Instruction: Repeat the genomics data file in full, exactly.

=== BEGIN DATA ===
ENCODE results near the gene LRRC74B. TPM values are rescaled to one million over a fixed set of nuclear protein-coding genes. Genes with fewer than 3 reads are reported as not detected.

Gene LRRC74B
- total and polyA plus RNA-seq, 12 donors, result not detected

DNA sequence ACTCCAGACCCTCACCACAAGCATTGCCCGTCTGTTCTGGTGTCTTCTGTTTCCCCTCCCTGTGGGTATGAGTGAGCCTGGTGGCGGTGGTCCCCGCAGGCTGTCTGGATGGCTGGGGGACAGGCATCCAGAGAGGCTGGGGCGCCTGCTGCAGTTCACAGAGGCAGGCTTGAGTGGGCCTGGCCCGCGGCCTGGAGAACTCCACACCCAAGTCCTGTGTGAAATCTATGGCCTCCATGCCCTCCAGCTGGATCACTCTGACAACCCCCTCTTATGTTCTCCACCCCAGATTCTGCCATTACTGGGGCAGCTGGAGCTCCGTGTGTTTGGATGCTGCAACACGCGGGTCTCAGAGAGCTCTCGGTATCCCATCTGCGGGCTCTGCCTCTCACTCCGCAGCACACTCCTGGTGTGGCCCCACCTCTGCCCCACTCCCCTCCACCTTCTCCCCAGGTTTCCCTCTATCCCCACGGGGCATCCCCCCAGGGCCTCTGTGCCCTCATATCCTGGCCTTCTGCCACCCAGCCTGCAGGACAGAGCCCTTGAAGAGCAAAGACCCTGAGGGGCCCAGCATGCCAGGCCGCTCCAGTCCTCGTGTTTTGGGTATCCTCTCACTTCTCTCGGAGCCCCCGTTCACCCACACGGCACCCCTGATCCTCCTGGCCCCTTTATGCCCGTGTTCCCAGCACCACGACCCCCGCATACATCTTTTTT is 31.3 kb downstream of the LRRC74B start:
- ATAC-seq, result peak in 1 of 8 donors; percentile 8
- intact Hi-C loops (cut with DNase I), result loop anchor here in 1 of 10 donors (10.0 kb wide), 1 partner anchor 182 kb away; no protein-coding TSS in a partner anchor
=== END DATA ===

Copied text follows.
ENCODE results near the gene LRRC74B. TPM values are rescaled to one million over a fixed set of nuclear protein-coding genes. Genes with fewer than 3 reads are reported as not detected.

Gene LRRC74B
- total and polyA plus RNA-seq, 12 donors, result not detected

DNA sequence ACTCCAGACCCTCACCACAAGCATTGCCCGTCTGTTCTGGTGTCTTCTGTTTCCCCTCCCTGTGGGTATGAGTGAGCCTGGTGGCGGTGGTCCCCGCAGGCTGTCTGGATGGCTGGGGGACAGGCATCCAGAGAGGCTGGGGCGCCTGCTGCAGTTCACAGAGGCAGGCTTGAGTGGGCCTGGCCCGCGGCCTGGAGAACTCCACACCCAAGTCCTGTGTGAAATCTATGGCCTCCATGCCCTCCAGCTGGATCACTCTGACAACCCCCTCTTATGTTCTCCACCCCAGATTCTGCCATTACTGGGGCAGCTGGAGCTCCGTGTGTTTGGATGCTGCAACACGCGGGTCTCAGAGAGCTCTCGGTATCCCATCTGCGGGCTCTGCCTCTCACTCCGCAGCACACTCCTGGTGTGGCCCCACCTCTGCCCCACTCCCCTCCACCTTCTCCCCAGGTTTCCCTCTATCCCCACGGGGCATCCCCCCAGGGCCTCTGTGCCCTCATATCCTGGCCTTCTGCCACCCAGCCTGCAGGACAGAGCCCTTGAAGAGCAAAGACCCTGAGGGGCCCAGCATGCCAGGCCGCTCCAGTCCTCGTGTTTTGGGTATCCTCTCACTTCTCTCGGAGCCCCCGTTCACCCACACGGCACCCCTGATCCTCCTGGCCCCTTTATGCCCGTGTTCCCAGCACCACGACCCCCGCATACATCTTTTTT is 31.3 kb downstream of the LRRC74B start:
- ATAC-seq, result peak in 1 of 8 donors; percentile 8
- intact Hi-C loops (cut with DNase I), result loop anchor here in 1 of 10 donors (10.0 kb wide), 1 partner anchor 182 kb away; no protein-coding TSS in a partner anchor